A small pitfall trap is a simple method for catching ground-dwelling creatures such as beetles and woodlice.
A small pitfall trap is a simple method for catching ground-dwelling creatures such as beetles and woodlice. These traps are a great way of seeing what small creatures live in your local surroundings, and it doesn’t harm the creatures in any way - as long as you check it regularly, are careful with creatures and put them back afterwards.
Things you might need:
- Soft ground
- Lidded tin can or similar
- Some small rocks
- Board or slate
Preparation time: 30 minutes
Running time: Days
- What species live outside your home
- How to survey biodiversity responsibly
- How to make an effective trap
How to make a pitfall trap:
- Dig a hole the size of the can, making sure your can fits neatly into the hole, with its rim level with the ground.
- Once the can is in place, position four rocks around it and balance a board or slate on top. This will provide a dark space, protected from rain and debris, which will attract ground-dwelling creatures.
- If heavy rain is forecast, or you will be unable to attend to your pitfall trap, you should put the lid on the can so that creatures don’t get caught inside and drown.
If you’ve found a bug but need help identifying it, take a look at our page on Identifying Nature for some advice.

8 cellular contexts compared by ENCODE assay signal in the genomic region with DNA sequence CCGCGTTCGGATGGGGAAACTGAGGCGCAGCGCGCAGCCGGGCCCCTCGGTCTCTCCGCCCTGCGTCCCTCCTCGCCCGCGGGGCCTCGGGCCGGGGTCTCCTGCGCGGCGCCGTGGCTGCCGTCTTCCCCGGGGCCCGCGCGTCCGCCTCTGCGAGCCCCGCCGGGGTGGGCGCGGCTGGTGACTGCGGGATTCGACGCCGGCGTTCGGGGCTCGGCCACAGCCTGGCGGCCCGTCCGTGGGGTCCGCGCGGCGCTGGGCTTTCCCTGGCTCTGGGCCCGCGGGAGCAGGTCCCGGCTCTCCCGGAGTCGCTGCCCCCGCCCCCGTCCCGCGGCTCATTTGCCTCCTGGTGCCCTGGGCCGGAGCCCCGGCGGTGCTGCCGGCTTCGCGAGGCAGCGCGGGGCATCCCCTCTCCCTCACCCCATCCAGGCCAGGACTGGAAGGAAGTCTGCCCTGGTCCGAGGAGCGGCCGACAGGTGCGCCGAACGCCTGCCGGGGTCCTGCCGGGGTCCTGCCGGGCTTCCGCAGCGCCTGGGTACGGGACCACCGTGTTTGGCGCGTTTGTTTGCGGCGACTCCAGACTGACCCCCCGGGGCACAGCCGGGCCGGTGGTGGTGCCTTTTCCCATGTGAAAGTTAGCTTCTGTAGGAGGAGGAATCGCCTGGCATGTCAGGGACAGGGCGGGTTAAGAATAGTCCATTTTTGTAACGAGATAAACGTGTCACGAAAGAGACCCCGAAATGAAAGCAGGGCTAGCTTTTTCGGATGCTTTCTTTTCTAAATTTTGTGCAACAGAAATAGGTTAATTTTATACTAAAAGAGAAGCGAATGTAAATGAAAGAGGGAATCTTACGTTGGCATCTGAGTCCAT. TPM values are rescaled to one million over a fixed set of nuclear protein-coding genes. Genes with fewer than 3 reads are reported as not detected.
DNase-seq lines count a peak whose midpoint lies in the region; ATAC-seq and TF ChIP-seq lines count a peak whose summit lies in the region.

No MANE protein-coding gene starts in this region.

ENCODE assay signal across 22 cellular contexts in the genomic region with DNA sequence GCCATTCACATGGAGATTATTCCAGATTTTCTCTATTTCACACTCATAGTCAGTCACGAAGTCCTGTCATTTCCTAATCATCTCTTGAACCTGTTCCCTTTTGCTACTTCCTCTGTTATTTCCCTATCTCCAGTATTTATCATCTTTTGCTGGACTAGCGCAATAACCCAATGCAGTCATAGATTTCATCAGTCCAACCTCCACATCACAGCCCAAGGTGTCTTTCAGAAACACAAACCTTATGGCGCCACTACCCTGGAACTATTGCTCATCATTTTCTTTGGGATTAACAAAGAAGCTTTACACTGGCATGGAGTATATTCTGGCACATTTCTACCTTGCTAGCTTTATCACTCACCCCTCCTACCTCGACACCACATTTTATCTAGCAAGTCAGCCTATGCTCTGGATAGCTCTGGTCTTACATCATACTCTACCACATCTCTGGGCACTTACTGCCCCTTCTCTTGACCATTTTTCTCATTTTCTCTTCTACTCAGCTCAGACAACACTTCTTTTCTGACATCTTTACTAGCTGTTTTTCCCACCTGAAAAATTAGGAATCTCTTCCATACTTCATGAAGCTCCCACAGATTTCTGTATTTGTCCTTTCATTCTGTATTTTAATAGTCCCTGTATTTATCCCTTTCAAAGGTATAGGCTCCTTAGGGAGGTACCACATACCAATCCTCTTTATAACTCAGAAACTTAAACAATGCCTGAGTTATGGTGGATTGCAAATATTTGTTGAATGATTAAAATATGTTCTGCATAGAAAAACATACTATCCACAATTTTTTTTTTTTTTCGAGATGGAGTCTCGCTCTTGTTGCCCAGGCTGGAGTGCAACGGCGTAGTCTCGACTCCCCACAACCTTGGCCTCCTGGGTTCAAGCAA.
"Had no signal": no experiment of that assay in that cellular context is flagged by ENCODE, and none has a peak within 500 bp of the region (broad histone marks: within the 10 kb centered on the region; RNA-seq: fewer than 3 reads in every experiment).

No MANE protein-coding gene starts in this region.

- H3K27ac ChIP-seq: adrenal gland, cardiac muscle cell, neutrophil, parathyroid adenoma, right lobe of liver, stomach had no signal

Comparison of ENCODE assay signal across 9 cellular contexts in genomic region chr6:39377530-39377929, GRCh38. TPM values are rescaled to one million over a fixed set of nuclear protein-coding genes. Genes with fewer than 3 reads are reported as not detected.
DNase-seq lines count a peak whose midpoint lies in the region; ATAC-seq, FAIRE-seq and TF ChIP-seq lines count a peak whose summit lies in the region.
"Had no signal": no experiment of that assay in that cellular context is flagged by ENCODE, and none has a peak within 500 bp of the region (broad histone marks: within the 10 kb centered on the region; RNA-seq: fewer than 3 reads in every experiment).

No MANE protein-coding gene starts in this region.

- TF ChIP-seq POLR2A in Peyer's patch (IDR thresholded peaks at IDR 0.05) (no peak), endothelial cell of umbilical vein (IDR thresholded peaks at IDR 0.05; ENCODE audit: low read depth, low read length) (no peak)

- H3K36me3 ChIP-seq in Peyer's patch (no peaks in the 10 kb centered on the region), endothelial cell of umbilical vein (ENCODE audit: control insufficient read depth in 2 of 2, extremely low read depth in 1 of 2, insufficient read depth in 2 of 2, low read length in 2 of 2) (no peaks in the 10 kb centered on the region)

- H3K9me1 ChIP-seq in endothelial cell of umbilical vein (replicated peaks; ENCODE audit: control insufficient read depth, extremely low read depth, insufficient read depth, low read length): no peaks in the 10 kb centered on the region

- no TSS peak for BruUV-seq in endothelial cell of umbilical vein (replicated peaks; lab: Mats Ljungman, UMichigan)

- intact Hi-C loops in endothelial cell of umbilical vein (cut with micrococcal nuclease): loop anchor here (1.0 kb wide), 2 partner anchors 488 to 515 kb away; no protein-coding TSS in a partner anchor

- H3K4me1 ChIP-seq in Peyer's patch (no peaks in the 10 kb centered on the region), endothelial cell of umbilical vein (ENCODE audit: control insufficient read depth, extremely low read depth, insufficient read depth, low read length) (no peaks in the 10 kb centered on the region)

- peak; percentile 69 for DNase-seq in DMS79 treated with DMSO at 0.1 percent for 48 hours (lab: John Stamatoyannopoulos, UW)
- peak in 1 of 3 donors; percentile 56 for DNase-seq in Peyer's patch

- Creatures you might find in your pitfall trap
Name Scientific class How to identify Interesting fact Ants Insecta Small slim body with bed head and bottom Ants form societies and can communicate by producing subtle smells Beetles Insecta Oval bodies with hardened front wing-cases Beetles are the most varied of all Insects, with over 350 thousand different types Centipede Chilopoda Long segmented body - each section has one pair of legs No centipede has exactly 100 legs as they always have an odd number of pairs of feet Millipede Diplopoda Each body segment has two pairs of legs Unlike centipedes, millipedes are mostly vegetarian Spiders Arachnida An 8 legged creature with 6-8 eyes Spiders have special muscled jaws which are called chelicerae Woodlice Malacostraca Oval shaped with 14 legs and a tough exoskeleton There are around 35 different species of woodlice in the UK
Make sure you check the pitfall trap at least once a day, removing any creatures you find there.
Remember to take care with your creatures and place them back in their usual habitat.
Finally, fill in any holes after you’ve used them.
How to take your investigation further...
Every species is different and they prefer different things. For example, some creatures will prefer living in damp, wet places, but others may prefer a drier, warmer environment.
Investigate what creatures fall into your trap on different days and during different seasons. A good way of seeing trends is to keep tallies of all the creatures you see so you can compare them.
Does the type of creature you attract change when you add small bits of food as bait?